4. Very practical solution to a long time problem! I can’t count how many time I have been asked about this issue. Brilliant Mike.

    Now the trick will be how to offer guidance to those who want to rank well in San Francisco but where balancing out the zip codes would require them to provide service in the Pacific Ocean.

  5. Interesting find, Mike. I’m curious as to how much, if any, moving the marker over to the center of the target city would help with local rankings. And do you suggest using zip codes as opposed to city names? Some cities have multiple zip codes, so it might make the job of defining those a little tougher. What are your thoughts?

    Interesting article and it’s something definitely worth testing.

  6. Mike have you tested changing her service area to Olean with a 20 mile radius? That will drop her map marker right in the middle of downtown Olean.

    I just posted about your article and Andrew’s post and explained how I moved my marker to the big metro 30 miles away by setting service area in San Diego instead of San Marcos and it worked.

    I don’t think changing service area affects ranking much if at all, but visual placement on the map can help with conversions if you appear more central to that area. And if it’s really the area you serve then I don’t believe Google would have a problem with it as IMO that setting IS to show your customers the area you serve and I don’t think it’s designed as a way to improve ranking in surrounding cities.

    Now that the “more results” link is MIA, it will drive more folks to view maps to find services, so if the map marker is central and the business appears more conveniently located it could help conversions.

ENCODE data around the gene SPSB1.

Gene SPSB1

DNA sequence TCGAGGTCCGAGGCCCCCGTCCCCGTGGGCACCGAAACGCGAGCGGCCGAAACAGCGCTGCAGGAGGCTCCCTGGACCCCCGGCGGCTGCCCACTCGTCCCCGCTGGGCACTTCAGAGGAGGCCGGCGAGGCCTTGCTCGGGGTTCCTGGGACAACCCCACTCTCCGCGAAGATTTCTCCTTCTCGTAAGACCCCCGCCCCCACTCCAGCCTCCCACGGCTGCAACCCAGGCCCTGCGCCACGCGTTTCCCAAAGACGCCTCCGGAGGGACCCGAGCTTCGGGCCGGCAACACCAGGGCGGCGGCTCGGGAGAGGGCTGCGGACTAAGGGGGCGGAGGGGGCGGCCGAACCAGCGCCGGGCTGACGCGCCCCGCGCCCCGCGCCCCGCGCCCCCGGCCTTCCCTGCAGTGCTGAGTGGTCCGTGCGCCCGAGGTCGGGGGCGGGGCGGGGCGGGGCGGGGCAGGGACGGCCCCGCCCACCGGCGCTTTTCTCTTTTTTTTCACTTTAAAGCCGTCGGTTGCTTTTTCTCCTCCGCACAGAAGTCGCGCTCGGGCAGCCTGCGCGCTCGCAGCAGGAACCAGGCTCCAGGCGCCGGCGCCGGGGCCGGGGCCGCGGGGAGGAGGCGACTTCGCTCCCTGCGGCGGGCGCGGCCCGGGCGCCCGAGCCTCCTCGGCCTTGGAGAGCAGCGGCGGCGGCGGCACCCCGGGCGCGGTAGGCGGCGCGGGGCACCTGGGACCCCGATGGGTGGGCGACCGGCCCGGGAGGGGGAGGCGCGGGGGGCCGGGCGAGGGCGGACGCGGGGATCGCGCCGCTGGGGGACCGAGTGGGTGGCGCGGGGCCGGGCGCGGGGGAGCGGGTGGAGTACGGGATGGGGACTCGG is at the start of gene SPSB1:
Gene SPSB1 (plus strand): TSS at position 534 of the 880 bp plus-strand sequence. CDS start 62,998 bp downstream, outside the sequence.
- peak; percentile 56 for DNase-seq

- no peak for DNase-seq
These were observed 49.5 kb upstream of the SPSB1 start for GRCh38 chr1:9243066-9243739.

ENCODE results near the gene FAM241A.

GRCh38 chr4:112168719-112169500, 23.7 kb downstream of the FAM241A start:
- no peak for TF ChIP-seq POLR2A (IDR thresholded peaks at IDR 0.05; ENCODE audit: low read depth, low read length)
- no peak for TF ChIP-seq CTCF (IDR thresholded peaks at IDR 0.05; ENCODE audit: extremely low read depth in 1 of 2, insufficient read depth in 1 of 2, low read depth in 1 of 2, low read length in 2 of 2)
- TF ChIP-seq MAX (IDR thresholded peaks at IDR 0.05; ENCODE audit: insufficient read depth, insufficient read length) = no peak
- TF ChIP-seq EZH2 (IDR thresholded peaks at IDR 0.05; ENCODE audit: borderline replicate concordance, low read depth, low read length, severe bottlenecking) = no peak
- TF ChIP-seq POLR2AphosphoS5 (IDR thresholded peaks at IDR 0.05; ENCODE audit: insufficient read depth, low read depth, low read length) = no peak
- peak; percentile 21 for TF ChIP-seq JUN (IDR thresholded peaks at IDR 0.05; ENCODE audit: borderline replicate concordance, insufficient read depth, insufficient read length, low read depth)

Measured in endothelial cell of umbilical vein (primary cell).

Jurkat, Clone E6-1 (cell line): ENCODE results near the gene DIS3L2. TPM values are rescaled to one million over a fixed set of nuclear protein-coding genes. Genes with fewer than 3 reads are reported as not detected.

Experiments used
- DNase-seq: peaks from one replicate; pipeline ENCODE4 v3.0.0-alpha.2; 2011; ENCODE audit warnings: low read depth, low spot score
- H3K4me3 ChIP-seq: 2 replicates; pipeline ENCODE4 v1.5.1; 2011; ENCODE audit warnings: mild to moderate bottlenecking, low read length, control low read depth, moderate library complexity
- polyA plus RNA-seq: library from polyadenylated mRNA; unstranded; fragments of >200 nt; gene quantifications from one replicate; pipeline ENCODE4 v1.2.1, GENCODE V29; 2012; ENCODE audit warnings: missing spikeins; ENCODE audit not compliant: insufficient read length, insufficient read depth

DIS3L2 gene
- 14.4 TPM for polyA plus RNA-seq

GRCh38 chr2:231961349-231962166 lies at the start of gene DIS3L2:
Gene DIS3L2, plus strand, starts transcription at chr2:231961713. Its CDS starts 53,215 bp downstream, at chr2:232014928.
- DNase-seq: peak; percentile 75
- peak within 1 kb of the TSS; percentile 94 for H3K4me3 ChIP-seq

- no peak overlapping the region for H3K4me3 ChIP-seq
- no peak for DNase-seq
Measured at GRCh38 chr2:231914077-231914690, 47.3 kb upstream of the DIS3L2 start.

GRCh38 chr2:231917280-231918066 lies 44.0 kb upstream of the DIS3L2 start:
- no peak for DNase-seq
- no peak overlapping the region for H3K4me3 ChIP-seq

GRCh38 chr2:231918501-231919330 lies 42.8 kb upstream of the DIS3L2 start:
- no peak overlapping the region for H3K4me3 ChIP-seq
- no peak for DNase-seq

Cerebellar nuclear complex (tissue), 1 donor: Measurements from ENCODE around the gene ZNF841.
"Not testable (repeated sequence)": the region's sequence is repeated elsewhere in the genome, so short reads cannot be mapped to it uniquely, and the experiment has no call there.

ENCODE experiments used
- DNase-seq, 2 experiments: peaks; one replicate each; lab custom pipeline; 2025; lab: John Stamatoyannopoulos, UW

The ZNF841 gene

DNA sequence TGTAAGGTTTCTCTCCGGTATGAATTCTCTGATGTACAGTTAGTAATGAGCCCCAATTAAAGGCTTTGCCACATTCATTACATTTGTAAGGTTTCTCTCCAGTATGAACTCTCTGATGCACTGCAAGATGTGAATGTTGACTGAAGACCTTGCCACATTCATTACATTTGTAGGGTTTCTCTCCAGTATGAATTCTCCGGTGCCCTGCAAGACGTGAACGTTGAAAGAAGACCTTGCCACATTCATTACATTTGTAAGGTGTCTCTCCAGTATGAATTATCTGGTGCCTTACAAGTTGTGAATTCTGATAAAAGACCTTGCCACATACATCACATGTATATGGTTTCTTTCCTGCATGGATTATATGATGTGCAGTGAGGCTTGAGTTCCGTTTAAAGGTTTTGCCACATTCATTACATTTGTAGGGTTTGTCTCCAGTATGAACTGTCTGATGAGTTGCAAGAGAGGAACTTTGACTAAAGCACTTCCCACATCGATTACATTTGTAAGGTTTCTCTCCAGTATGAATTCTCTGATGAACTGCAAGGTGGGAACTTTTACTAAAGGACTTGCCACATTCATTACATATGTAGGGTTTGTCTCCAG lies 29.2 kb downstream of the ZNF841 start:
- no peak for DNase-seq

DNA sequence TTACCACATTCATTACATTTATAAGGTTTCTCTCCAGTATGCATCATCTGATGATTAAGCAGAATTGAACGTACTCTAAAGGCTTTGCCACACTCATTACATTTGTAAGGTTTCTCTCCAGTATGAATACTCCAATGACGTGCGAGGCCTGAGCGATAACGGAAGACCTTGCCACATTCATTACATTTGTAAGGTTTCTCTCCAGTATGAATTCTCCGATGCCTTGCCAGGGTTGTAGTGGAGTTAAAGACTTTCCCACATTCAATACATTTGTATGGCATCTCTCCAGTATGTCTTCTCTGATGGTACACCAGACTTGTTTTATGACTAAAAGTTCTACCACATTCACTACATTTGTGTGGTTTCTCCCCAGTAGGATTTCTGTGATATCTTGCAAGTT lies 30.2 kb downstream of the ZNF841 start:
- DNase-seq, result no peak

@Matt, I’ve posted about that a lot too. If you leave your zip in the service area setting it will put your marker in middle of zip. If you remove zip and only list city, it will move it right downtown. Could be good for those located on the outskirts of town.

    @Katie and Ted, that’s why I usually recommend not entering a list of cities or zips, or at least checking the map marker after you do. It will put the marker in the center of the locations you specify, even if it’s rural or the desert or whatever.

  7. We have an interesting situation for our SAB location. Many local search engines associate our zip code with the major city that’s next door to us. Currently we show up just fine for the suburban name, but not the city name, even with proximity settings that overlap the city. Wondering if others have that same issue.

  8. @Chip
    This is a common problem and without looking at your specific situation it is difficult to tell whether Google might rank you for the city search. Sometimes increased location prominence and web prominence will do it and sometimes not… it depends on Google and the competition.

    This technique is no subistitute for building out your prominence but I do think that being sure that you are located in the center of the area where you are getting most of your business will increase your geo relevance to Google. In the case of the example above I am not too concerned with her business one way or the other.

    Where I learned about it was having a client near the city showing up in the “boonies” like Linda noted and not being returned on the search for the city. We moved them back and they are now showing for the City search.

    I think that 1)it doesn’t matter whether you use zip code or radius as long as your round marker is where it needs to be and 2)while this technique doesn’t confer prominence, it does appear to confer geo relevance and at least puts a business listing into the “game” as it were.

  9. I see. Thanks for the response, Mike. I am going to try this on a friend’s Local page. He has an SAB and it is physically outside of the main city that he is targeting. I changed his Local listing and placed the marker in the middle of his target city. I’ll let you know what I find in the coming days and weeks. Thanks again.

  10. Any updates? Does this actually work? I would like to show up in the city center but am physically more in the outskirts- I’d rather only mess with the local if I know it works..

  11. Hello Mike,